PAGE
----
It's a valid point, but it's also a scenario I've never seen play-out in 15 years of plumbing. I've seen some nasty, unbelievably clogged filters but none that have stopped the water flow completely.

The larger concern, I think, is human error: failing to maintain the filter; failure to install a bypass loop and use it properly while the filter is being serviced etc. I can see someone relying on the integral so-called "bypass" valve (which is really just a shut-off valve) on the filter housing while changing filters. If someone tries using the water in the house while the valve is off, the pump will be pumping against a dead end.

My customers are pretty well-off and tend not to do their own maintainance, so I've always felt safe doing it the way I do. But you're probably right that it's not the right advice for a DIYer.
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Old 01-27-2010, 06:13 PM   #9
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You should never put anything between a submersible pump and the pressure switch that controls it.

If you do, a submersible pump can build enough pressure to blow it off the drop pipe in the well or cause leaks requiring pulling the pump to fix them. And... the pressure tank doesn't care if the water is clear or dirty, dirty water won't hurt a pressure tank in any way.

Also, there is little sense in filtering invisible 'dirt' anyway. And if your water is visibly dirty, a backwashed filter is the best choice to clarify the water where disposable cartridge filters are the worst choice because they were never meant to be used as POE (point of entry) "whole house" filtration.
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Old 01-27-2010, 07:03 PM   #10
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Well water should never be dirty. Never.

This is how to develop a well. Note the clear cup in the man's hand?? He will not move the rig off the hole until the water is clean.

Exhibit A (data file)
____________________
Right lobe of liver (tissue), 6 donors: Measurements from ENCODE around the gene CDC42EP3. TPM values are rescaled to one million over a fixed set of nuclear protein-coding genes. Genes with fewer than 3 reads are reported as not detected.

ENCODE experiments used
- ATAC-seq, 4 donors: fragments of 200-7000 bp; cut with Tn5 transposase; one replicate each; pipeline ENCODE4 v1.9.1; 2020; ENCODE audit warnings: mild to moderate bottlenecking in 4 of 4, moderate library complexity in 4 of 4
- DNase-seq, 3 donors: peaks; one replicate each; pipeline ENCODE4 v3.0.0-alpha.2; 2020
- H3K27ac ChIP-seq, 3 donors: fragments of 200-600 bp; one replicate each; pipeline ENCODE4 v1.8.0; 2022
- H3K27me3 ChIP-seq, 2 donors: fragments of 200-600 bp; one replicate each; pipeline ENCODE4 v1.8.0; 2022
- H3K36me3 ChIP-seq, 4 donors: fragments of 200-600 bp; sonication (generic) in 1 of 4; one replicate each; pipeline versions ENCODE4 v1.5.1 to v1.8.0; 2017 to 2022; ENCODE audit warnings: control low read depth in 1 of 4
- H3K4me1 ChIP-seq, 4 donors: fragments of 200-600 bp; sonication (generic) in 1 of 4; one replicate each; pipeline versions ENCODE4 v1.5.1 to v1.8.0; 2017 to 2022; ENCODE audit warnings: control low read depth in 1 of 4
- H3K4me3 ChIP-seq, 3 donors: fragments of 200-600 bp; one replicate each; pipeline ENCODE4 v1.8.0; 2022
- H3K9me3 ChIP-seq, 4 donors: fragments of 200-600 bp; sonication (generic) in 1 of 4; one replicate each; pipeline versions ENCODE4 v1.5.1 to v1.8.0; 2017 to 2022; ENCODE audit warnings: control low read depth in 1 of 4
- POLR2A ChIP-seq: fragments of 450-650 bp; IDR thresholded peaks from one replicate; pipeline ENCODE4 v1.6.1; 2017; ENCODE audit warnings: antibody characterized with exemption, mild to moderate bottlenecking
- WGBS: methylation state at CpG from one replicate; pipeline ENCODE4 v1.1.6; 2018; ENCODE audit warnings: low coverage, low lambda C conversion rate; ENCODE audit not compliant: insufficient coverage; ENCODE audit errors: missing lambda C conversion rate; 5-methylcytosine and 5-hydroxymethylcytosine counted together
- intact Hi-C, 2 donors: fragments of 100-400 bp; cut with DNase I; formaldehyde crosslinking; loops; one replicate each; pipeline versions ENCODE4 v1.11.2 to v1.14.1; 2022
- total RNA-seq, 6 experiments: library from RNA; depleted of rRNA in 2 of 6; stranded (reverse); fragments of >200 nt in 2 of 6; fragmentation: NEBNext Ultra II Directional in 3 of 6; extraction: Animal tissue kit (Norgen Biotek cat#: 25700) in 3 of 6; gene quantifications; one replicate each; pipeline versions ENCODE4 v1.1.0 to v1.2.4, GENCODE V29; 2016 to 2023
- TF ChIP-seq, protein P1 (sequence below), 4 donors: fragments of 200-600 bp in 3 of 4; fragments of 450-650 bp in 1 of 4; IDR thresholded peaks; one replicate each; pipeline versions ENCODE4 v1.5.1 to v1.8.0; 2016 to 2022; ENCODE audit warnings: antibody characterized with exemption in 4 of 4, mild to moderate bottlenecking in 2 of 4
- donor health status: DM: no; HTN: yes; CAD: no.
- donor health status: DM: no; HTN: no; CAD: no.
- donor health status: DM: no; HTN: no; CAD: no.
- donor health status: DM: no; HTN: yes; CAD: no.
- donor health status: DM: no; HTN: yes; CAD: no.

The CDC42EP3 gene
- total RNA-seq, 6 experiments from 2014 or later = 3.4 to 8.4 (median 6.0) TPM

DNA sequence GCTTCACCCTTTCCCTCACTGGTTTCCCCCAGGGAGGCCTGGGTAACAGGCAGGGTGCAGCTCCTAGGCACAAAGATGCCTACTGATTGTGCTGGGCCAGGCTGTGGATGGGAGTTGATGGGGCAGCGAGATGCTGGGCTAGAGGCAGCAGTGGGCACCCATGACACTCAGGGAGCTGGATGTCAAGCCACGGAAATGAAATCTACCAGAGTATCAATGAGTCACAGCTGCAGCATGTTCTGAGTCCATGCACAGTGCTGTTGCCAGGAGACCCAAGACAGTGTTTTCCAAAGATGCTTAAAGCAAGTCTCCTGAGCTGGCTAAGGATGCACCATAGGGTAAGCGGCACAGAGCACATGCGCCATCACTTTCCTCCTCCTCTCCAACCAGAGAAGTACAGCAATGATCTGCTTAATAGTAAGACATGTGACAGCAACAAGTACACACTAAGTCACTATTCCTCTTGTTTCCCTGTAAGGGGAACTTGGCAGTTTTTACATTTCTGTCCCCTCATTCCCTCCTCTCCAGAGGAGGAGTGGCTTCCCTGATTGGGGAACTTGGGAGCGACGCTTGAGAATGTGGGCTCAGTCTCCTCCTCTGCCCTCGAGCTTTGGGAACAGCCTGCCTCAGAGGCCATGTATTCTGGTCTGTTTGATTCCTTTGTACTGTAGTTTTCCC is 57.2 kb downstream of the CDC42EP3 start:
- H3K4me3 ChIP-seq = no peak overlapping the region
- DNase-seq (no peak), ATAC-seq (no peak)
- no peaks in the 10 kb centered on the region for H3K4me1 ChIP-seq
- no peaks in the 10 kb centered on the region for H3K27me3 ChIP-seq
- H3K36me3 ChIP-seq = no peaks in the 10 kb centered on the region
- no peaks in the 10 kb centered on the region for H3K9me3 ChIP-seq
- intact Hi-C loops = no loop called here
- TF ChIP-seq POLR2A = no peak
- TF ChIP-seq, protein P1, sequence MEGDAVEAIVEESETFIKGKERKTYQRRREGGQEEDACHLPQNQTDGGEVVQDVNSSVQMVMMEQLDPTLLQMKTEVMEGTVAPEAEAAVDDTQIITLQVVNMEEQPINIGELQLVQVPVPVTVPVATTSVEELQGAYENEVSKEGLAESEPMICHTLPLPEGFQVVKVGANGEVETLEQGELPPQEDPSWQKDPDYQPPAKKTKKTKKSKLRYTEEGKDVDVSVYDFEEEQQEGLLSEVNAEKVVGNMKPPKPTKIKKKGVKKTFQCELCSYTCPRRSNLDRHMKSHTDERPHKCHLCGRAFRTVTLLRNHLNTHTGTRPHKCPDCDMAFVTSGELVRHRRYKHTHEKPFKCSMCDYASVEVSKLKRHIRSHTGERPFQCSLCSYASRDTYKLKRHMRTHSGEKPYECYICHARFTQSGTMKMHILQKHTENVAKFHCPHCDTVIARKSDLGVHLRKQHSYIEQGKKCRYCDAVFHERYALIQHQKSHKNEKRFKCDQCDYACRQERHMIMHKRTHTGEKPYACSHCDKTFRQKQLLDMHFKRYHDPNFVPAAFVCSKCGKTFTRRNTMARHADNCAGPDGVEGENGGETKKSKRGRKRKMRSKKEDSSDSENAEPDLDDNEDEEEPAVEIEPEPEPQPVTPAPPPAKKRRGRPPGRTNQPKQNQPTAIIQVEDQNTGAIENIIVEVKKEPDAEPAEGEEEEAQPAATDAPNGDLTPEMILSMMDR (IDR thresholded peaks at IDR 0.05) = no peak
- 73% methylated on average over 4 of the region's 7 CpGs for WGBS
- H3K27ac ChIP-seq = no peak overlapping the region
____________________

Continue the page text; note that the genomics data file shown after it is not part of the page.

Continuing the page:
Deep well pressure tank-pict0126.jpg
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Old 01-27-2010, 10:30 PM   #11
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My filter is not between the submersible pump and the pressure switch.

Driller1 -- I believe that the water over a long period of time has changed, the deep well was put in over 20 years ago (by an old man with a "pounder" type drilling rig, not a rotary drill).
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Old 01-28-2010, 12:00 AM   #12
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Originally Posted by meboatermike View Post
My filter is not between the submersible pump and the pressure switch.

Driller1 -- I believe that the water over a long period of time has changed, the deep well was put in over 20 years ago (by an old man with a "pounder" type drilling rig, not a rotary drill).
The old 2" wells do "slime" over down in the bedrock. However, this typically leads to low water yield, not sediment. If the well is that old, start saving for a new one.
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Old 01-28-2010, 08:26 AM   #13
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around here the pound type usuallt give better water flow due to not fusing sides, tends to fracture and open more water ways
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Old 01-28-2010, 08:40 AM   #14
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around here the pound type usuallt give better water flow due to not fusing sides, tends to fracture and open more water ways
We hydrofrac to the north of the state. Always air drill up there.

In Michigan we get a real mix. Because of the glacier activity, 50 foot distance between wells can give you VERY different results. We have a 370 foot rock well 30 foot from 50 foot screened well. Always a good time!!
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Old 01-28-2010, 11:29 AM   #15
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Deep well pressure tank


The well actually has a 6" ? well casing not, certainly not 2". Hit ledge at 3 feet or less. And yes, mine is quite deep and yet the neighbor just up from me had one drilled a week after mine and only went like 50' with way more water. We originally had dug wells almost across the street from each other and were both close to running out on dry summers. Still have not regretted putting in the deep well even though I might have waited had I known he was going to stop using his dug well.